SEC Football: Examining Conference's Best Players Thus Far in 2012
Al Messerschmidt/Getty Images
There's the SEC, and then everyone else.
With five teams in the Top 10 of the AP Top 25 poll, the premier conference in college football has maintained its dominance in 2012, and much of that has to do with its glut of future NFL stars.
In a league littered with premier pass-rushers, punishing linebackers, burly offensive linemen and speedy tailbacks, it's hard to find a team without a bunch of potential first-round picks in its starting lineup.
When searching for the conference's best players thus far in 2012, it's impossible to miss the 6'6" Jadeveon Clowney.
Ever since the day he signed with the South Carolina Gamecocks, the former No. 1 overall recruit has made it his mission to terrorize college quarterbacks.
Just a year and a half into his collegiate career, call it mission complete.
After earning SEC Freshman of the Year honors with 36 tackles, eight sacks and five forced fumbles, Clowney has taken his game to a new level this season.
Now 256 pounds, the cat-quick defensive end has already matched last season's total of 12 tackles for loss while accumulating 6.5 sacks and 31 tackles.
Unfortunately for the rest of the SEC, Clowney is just midway through his sophomore year, meaning he'll be punishing quarterbacks for at least another year.
While Clowney wrecks havoc for the nation's No. 8 team (BCS), Jarvis Jones fills a similar role for No. 6 Georgia.
Despite missing time with an ankle injury, Jones reminded everyone why he was an All-American selection last year in his first season with the Bulldogs.
Just two days ago, the 6'3", 241-pound outside linebacker was the best player on the field in what was basically the SEC East title game between Georgia and Florida.
Facing two talented tackles in Xavier Nixon and Chaz Green, Jones whipped the Gators for 13 tackles (4.5 for loss), three sacks, two forced fumbles and two fumble recoveries.
With 49 tackles, including 14.0 for loss, and 8.5 sacks in just six games, Jones is putting himself in the rare discussion to be a defensive player worthy of the Heisman Trophy.
Believe it or not, a third pass-rusher makes the midseason list of the best players in the SEC.
However, while LSU's pair of Sam Montgomery and Barkevious Mingo are still first-round prospects, it's Texas A&M's Damontre Moore who's been the most productive defensive lineman so far.
After posting 72 tackles and 8.5 sacks in 2011, the 6'4", 250-pounder has taken his game to new heights midway through the 2012 season.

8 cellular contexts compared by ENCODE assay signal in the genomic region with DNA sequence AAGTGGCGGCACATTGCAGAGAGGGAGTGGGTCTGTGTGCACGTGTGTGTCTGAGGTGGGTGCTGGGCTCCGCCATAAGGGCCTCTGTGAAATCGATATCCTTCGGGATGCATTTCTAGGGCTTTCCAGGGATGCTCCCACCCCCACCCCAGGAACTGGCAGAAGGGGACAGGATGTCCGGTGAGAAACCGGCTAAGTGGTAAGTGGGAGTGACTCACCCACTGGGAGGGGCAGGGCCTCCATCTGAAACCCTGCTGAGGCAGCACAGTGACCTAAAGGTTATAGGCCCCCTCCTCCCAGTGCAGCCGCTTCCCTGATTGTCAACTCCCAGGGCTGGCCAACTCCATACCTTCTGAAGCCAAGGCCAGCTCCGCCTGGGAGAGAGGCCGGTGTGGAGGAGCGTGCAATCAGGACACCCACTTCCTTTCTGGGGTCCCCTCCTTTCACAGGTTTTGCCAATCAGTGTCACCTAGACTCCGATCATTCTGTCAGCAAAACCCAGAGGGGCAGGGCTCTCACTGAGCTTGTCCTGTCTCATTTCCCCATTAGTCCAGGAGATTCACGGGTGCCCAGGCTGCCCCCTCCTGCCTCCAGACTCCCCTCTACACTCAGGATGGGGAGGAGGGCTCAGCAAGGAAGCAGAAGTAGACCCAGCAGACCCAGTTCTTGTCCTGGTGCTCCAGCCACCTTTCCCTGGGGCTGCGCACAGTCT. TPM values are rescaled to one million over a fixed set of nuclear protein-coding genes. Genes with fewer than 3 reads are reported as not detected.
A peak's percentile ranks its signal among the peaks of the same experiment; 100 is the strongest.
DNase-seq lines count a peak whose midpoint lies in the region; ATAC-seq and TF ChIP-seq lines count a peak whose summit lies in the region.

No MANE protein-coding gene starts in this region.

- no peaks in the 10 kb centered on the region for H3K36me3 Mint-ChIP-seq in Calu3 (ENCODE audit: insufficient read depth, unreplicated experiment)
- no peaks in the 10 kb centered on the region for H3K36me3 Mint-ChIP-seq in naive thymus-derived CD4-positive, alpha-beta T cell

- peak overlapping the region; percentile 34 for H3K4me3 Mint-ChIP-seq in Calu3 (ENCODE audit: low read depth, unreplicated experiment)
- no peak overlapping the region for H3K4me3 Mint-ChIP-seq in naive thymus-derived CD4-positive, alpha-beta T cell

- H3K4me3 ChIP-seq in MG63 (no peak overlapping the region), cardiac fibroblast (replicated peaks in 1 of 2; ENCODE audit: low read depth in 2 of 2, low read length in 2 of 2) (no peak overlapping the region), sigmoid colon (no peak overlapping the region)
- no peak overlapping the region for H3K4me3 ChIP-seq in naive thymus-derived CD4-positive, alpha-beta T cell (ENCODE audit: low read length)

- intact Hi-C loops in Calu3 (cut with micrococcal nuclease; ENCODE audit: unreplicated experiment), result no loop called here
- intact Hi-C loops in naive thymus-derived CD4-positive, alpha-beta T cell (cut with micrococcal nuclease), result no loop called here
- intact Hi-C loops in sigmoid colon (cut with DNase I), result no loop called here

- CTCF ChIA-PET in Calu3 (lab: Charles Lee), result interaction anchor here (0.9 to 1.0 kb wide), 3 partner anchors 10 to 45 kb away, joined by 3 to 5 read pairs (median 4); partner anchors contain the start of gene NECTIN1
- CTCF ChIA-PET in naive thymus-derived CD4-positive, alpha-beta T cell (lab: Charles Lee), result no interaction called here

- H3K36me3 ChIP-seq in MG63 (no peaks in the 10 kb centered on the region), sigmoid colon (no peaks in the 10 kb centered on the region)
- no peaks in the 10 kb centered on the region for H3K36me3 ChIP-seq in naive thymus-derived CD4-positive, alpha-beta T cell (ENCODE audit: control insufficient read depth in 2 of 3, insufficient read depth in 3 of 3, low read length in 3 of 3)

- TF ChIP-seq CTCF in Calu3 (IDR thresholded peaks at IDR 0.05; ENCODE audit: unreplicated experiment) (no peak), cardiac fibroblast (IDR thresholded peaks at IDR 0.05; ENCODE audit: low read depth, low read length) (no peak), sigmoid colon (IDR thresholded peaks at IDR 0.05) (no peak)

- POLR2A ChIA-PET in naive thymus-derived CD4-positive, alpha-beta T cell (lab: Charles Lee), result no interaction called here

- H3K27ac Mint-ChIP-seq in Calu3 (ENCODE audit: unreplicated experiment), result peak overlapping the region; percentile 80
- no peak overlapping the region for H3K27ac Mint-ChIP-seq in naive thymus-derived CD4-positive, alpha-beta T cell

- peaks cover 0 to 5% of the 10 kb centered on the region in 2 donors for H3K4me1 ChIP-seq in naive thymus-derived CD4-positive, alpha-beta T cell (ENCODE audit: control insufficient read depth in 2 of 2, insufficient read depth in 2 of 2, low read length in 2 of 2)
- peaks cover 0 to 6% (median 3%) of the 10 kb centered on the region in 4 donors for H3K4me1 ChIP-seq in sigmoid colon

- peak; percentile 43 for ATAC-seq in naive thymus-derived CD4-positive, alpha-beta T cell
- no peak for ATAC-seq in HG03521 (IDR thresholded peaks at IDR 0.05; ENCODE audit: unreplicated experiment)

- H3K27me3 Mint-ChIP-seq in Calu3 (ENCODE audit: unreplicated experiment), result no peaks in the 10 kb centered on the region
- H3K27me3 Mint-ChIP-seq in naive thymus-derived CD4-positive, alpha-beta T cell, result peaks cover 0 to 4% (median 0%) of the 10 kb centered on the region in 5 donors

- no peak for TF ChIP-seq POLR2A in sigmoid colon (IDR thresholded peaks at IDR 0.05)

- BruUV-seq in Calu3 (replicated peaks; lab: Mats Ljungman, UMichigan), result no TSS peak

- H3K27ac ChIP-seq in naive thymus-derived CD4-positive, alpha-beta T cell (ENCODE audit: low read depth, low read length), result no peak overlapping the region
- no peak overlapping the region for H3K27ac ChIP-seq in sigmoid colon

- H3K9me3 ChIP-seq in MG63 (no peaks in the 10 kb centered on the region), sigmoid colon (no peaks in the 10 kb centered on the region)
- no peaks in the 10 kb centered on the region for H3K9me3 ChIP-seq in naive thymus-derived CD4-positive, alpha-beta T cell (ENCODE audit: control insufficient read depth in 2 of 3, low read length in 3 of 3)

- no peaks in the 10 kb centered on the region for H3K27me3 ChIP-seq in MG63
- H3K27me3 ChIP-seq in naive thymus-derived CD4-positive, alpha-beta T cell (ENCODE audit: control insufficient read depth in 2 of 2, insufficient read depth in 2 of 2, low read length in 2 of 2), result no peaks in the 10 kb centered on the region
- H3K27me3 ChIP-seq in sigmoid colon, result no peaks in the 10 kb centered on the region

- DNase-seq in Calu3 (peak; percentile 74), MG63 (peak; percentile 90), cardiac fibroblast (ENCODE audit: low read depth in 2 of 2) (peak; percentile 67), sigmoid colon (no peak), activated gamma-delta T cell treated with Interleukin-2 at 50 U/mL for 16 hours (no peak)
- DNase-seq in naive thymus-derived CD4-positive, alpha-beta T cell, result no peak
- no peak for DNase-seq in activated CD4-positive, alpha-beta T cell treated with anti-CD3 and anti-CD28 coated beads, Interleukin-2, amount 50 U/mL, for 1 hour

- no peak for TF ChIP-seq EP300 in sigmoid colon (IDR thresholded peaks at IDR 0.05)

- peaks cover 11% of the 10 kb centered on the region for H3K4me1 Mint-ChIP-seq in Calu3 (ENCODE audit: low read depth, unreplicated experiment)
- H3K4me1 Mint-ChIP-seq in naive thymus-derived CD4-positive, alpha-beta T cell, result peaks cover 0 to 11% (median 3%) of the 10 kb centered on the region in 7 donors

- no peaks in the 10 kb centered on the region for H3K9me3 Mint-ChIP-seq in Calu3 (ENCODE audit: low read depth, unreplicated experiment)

In eight games, the hybrid defensive end/outside linebacker has recorded 65 tackles, including 18.0 for loss, and an amazing 10.5 sacks.
Moore's ascension has helped ease the Aggies' transition to the SEC, as they check in at No. 16 in the BCS rankings.
Flipping to the other side of the ball, the SEC is built upon one staple: running the ball.
In order to get the ground game going, you need strong play up front, and no offensive lineman has been more dominant than Alabama's Chance Warmack.
Although he plays on a line featuring more recognizable guys like Barrett Jones and D.J. Fluker, it's Warmack who's carried the Tide.
The 6'3", 322-pound left guard dominates at the point of attack, driving defenders downfield, opening holes for guys like T.J. Yeldon and Eddie Lacy.
If Warmack finishes the season like he started, he'll be a rare first-round selection at guard.
While AJ McCarron has been typically efficient and turnover-free, he hasn't been the best quarterback in the SEC to this point. That honor belongs to freshman sensation Johnny Manziel.
Despite checking in at just 6'1", 200 pounds, Texas A&M's signal-caller is an incredible playmaker who's been a touchdown machine.
The 19-year-old has already thrown for 2,216 yards and 16 touchdowns, but it's his legs that have wowed everyone.
Manziel leads the entire conference in rushing yards (793) and touchdowns (13).
The sky's the limit for this kid, and it'll be exciting to see whether he can duplicate his first-half success over the course of the season.
What is the duplicate article?
Why is this article offensive?
Where is this article plagiarized from?
Why is this article poorly edited?